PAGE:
The Skye Guide is an independent and personal view of the Isle of Skye. The things that are included in the guide are here because I like them - and because I think you might too. If something is not included, it may be because I would not recommend it to you, but it may be simply that I have not experienced it.
I am happy with that ambiguity...
Dun Beag and Dun Mor, Struan
Fairy Glen - Uig
Although categorised here under 'natural wonders', this place is actually supernatural. It is also not well known - there are no roadsigns to point the way. Luckily, it isn't too difficult to find, just a short way off the main A87 south of Uig.
Leave the main road at NG397633, just by the Uig Hotel, climbing the hill on the wee road signed to Sheadar and Balnaknock. The fairies live about a mile up here. You'll certainly know when you have reached their special place.
Dulse & Brose, Portree
During 2015 and 2016 there was a lot of development of eating places on Skye. In the summer, demand is still outstripping supply - especially in Portree. One of the best of the recent crop is Dulse & Brose at the Bosville Hotel on Bosville Terrace.
Camas a' Mhòr Bheòil, (or Braes Beach) has a lot going for it:
Trotternish - Rubha Hunish
This is an outstanding walk to the furthest north point of Skye. From the end of the point I have seen dolphins, whales and a basking shark, all at close range. The walk is around 6 kilometres return, with fairly easy going for most of the way. A steep section down an inland cliff looks more daunting than it is, but it will test those with no head for heights. Begin from the small car park just off the main road between Duntulm and Kilmaluag, at NG422742. A path runs pretty much due north from here, keeping to the high ground.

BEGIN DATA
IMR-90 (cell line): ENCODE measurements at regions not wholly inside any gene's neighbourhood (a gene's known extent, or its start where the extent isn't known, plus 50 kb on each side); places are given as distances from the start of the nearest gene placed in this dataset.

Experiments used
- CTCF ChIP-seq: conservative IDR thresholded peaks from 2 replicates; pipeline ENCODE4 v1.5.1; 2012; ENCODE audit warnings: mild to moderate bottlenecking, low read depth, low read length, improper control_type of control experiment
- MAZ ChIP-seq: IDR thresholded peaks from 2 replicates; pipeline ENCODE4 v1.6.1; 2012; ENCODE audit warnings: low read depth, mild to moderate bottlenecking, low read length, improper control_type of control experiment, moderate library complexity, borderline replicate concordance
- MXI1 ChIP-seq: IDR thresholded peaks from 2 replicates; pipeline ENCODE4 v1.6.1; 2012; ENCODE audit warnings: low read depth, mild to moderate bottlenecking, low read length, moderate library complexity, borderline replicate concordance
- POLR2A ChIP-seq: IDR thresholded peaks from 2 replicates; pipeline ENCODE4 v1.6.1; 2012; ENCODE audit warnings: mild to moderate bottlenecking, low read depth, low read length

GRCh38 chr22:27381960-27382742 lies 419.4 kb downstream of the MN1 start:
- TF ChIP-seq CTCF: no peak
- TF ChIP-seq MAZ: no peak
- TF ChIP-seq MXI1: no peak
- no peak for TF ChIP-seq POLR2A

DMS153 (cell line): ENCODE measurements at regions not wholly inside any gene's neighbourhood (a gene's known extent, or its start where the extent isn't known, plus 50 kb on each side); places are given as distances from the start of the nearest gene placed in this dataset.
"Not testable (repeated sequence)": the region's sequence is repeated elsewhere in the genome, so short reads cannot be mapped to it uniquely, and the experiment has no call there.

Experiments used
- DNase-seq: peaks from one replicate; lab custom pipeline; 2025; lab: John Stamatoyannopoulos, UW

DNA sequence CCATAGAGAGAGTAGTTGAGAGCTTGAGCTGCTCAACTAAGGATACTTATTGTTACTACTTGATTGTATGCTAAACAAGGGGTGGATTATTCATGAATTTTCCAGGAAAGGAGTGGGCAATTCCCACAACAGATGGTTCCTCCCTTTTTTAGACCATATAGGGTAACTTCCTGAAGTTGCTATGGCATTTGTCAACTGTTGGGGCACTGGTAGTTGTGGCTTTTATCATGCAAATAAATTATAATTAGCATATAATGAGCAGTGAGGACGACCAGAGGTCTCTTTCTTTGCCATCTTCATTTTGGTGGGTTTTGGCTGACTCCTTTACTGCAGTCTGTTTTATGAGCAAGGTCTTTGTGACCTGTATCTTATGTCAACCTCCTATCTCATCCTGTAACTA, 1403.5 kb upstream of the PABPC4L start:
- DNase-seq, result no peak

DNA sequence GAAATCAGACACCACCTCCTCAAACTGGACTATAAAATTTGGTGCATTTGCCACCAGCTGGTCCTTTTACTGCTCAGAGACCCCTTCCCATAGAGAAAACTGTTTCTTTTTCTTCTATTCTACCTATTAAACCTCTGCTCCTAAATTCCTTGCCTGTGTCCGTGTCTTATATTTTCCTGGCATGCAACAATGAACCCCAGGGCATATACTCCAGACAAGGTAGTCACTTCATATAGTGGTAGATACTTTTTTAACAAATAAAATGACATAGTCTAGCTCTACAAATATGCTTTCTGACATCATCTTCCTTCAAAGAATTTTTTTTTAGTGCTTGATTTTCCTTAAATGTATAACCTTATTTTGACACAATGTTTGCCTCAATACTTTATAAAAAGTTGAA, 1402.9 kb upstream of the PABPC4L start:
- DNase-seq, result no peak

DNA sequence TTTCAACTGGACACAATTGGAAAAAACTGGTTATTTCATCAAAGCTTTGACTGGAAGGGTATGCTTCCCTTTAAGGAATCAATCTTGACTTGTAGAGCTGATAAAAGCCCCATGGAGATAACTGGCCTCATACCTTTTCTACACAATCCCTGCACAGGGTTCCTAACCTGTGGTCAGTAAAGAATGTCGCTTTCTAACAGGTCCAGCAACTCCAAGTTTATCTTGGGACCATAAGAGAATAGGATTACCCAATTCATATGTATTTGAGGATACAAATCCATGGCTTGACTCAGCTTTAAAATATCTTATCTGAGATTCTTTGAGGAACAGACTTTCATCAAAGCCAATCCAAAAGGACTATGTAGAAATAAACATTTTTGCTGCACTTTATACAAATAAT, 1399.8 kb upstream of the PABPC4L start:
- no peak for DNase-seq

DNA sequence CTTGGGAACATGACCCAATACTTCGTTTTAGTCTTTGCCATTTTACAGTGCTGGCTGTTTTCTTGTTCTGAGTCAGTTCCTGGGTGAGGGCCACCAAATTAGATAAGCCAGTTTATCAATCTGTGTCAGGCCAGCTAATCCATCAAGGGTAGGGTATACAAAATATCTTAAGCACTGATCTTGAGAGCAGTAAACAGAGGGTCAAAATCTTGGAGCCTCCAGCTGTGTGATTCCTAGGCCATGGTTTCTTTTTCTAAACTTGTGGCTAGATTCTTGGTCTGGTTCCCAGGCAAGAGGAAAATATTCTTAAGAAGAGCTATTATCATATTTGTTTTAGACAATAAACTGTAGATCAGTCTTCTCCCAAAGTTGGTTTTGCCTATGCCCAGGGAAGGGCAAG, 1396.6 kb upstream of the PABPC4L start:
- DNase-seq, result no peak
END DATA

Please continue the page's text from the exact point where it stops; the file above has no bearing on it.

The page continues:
Coruisk on the Bella Jane
The Bella Jane is based at Elgol jetty. She plies between there and Coruisk, giving easy access to the dramatic Loch Coruisk. The service is useful as a route in and out of this remote area for walkers and climbers in the Cuillin, but most people on board are there to enjoy the cruise and the scenery.
Trotternish - Loch Sheanta
On the east coast of Trotternish, just north of Digg, there is a small parking place at NG469698. From there, a well constructed path leads downhill to the holy loch - Loch Sheanta. The walk is short, less than 1 km return, and the navigation is easy. Loch Sheanta is quite magical. It is fed by the spouting of two of the purest, clearest springs imaginable, one at each end. It glows with an electric turquoise colour from its depths, and you can see every detail of the bottom through the almost invisible water. That in itself makes the stroll worthwhile, but there is more to it than that.
Rain, rain, rain!
What a wonderful Island for rain:
and what wonderful rain!
Alasdair Alpin MacGregor